The silver market has been remarkably quiet in the wake of China’s destruction of the gold market. This week, we’ll touch on a couple aspects, specific to silver that show while commercial traders have been buying this decline, it may be prudent to wait a bit longer before stepping in. Normally, I take a bottom up approach to putting these pieces together beginning with macro issues and finishing with trade details. This week, we’ll set the stage and then move from myopically focusing on the current setup before discussing the potential dangers of this viewpoint.
We’ve discussed the peculiarities of the stock index futures’ expiration cycle in detail here before.
Commercial traders in the stock index futures behave quite differently than the Index traders or, small speculators who act as their counterparts. Collectively, this is perfectly logical. Index traders are positive feedback traders. Positive feedback traders add on to their bullish positions as the market climbs and scale out of their bullish positions as the market declines. This keeps their portfolio balanced to their available cash resources. This also places them on the side most likely to buy the highs and sell the lows. Typical trend following. Small speculators are a sentiment wild card. Their position is more price and sentiment based than anything else. The randomness of their sentiment makes their positions too yielding to lean on.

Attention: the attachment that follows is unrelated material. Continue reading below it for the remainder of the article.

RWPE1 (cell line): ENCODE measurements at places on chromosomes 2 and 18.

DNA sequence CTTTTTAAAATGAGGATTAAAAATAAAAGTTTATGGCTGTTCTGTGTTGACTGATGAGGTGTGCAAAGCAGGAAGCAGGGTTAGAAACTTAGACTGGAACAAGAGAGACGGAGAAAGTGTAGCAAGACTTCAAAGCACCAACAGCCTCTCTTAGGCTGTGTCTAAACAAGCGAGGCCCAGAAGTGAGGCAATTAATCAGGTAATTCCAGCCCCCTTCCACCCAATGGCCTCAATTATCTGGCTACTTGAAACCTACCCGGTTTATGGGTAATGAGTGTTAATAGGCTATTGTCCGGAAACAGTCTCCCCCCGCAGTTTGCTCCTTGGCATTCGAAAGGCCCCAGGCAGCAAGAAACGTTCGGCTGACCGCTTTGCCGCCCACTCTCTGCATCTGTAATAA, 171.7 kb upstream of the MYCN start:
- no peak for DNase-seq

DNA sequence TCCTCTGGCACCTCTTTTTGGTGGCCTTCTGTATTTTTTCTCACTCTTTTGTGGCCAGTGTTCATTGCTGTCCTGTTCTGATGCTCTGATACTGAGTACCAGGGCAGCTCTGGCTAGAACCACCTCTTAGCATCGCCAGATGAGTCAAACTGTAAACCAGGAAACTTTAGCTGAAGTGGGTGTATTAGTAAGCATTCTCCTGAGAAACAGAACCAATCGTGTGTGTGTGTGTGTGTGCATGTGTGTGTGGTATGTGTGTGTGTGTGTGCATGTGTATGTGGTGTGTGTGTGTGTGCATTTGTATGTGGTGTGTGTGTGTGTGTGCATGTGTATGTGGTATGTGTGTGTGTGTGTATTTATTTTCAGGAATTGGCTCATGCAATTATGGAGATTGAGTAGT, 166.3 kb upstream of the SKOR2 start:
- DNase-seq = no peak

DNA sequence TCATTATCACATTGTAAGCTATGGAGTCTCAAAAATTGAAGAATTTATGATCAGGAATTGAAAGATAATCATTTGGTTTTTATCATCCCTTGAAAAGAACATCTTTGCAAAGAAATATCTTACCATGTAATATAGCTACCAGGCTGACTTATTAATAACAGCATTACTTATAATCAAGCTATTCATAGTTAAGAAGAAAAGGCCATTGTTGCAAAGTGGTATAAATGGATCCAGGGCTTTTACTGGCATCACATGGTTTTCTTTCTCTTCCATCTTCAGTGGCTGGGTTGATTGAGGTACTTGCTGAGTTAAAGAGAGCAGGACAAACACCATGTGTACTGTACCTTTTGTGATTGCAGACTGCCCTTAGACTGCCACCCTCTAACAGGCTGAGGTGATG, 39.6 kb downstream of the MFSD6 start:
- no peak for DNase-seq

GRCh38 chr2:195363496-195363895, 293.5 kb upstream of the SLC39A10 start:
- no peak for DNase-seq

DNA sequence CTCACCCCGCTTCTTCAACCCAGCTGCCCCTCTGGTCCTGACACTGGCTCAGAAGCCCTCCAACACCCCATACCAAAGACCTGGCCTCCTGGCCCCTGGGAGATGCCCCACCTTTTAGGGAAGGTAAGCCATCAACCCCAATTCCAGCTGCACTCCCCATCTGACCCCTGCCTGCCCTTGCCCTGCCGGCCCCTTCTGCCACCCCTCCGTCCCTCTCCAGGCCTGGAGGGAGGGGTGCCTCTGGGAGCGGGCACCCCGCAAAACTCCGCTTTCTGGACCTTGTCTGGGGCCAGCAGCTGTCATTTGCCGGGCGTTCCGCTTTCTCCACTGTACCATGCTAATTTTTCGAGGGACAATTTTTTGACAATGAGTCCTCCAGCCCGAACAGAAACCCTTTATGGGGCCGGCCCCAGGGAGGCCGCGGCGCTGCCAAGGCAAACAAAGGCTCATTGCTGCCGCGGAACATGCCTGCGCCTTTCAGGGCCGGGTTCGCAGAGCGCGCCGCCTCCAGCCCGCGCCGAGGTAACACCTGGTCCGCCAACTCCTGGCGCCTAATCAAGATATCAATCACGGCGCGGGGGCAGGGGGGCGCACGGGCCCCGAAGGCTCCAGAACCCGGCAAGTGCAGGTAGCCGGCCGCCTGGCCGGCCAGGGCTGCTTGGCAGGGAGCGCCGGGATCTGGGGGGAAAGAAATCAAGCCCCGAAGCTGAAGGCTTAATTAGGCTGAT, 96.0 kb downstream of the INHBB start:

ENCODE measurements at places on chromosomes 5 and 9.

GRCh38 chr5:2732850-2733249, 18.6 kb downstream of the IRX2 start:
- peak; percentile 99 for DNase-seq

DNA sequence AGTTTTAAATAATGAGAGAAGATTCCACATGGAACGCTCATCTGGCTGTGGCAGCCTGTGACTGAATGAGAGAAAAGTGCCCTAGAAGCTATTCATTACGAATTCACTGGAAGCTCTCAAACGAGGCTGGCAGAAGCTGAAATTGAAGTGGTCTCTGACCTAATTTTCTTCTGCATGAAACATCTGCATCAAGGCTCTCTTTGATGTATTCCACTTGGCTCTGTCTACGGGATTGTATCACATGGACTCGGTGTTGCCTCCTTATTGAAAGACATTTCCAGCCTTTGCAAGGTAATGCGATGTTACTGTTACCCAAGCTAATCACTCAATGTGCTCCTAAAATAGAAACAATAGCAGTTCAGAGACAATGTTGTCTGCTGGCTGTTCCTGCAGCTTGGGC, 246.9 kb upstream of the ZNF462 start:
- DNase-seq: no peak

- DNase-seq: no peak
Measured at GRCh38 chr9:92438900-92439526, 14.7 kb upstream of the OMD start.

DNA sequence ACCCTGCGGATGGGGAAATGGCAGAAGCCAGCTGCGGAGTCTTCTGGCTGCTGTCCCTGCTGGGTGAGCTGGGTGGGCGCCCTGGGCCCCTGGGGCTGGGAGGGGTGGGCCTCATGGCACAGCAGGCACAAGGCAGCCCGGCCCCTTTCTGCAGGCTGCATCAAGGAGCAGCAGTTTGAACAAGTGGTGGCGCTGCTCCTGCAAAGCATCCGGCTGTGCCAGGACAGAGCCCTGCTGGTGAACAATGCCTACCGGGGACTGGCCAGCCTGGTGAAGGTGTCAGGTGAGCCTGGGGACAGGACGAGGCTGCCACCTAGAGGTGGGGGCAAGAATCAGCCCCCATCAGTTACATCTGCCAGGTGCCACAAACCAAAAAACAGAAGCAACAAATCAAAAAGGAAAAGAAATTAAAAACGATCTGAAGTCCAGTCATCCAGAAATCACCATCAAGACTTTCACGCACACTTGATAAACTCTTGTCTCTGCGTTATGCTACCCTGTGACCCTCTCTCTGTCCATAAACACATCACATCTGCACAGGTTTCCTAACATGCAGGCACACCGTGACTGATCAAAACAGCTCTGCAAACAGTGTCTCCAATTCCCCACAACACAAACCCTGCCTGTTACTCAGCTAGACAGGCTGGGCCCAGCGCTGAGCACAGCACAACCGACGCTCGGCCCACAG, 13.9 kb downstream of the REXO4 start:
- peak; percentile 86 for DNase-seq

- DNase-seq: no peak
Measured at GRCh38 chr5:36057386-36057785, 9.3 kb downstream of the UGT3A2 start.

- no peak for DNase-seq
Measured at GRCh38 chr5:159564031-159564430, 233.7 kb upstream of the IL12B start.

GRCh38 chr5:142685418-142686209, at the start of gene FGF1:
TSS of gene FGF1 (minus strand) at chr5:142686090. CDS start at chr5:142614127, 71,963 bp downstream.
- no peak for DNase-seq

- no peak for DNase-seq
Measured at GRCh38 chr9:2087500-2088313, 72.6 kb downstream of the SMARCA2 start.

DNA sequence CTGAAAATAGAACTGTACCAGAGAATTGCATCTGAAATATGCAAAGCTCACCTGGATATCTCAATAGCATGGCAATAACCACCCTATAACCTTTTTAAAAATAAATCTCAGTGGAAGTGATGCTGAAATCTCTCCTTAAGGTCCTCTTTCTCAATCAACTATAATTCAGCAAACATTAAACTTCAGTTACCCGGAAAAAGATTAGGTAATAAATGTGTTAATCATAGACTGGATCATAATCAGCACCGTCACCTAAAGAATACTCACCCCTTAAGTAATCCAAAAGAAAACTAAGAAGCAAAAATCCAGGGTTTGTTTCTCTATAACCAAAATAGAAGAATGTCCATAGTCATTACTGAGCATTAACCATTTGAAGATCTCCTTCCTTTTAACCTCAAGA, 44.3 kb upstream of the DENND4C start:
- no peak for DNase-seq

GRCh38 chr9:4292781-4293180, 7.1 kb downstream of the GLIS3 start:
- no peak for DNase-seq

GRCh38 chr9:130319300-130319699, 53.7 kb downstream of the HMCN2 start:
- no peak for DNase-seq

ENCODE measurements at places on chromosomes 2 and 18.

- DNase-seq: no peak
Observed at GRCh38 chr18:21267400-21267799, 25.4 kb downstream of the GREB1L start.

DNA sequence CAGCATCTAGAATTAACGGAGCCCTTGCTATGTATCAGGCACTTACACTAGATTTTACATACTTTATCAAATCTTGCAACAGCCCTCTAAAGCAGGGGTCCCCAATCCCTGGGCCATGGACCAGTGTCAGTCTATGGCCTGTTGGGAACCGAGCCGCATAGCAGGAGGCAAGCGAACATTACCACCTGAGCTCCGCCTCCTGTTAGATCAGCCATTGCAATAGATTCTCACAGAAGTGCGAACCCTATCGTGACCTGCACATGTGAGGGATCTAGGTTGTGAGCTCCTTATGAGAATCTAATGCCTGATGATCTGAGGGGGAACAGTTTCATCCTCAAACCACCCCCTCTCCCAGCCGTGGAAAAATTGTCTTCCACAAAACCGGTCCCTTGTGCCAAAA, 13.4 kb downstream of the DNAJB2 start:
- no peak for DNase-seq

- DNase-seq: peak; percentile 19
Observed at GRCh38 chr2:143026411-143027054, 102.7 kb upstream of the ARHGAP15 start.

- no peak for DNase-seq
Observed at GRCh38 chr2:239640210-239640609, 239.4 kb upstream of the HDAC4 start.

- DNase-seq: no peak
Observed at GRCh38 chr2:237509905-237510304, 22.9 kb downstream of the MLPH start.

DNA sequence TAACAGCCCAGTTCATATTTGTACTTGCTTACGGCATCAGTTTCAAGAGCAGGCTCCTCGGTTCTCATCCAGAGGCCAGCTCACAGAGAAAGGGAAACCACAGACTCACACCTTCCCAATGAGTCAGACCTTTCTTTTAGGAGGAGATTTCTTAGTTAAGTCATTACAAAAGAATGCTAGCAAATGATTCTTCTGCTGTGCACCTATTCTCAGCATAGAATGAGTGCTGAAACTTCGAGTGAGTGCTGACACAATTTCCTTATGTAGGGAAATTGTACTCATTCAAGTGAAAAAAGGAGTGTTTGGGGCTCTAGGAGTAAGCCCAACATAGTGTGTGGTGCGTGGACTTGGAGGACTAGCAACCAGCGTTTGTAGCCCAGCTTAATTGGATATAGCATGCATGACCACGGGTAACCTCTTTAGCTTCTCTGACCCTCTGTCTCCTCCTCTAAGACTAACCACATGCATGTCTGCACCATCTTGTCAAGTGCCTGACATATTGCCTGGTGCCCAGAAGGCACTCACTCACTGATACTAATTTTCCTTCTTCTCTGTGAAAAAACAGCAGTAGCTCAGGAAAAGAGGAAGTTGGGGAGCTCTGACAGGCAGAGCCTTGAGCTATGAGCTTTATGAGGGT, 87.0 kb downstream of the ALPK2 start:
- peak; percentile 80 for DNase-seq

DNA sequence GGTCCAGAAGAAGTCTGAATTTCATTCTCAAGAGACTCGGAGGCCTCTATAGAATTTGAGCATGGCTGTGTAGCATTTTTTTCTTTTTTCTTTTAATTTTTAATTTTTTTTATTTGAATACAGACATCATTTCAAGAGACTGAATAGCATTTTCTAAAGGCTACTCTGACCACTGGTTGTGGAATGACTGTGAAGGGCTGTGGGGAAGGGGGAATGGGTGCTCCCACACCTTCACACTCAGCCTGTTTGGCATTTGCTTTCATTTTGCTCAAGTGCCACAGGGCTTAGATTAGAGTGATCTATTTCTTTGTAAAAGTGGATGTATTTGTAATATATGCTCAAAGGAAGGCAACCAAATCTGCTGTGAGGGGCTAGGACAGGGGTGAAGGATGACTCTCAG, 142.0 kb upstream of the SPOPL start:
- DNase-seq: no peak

The Commodity Futures Trading Commission publishes a weekly report entitled, “Commitments of Traders.” This report breaks each domestic futures markets’ participants into four main categories – large speculators, small speculators, index traders and commercial traders. Our research has shown a consistently significant advantage in following the trend of the commercial trader group. This week, we’ll look at its application to the Canadian Dollar over the last year and what it says about our current position in the market’s cycle.
The Commodity Futures Trading Commission(CFTC) publishes a weekly report entitled, “Commitments of Traders.” This report classifies the markets’ largest positions by trading groups – speculators, managed money, index traders and commercial traders. Our research focuses on the commercial trader group. We’ve been able to quantify correlated movement between the commercial traders’ net position and commercial trader momentum with the underlying market movement accurately enough to use this as the first screen in our trade selection process. We hypothesize that their accuracy is due to the laser focus necessary when one’s livelihood is derived solely from the movement of an individual market.
We began the week with Bond market analysis for TraderPlanet. We looked at the tremendous and rapid build in the commercial trader position noting that the recent sell off may be nearing exhaustion. Based on Thursday’s reversal and ECB/IMF/Greek hope quickly deteriorating, we feel the short-term bang for the buck may be best on the long side of the market.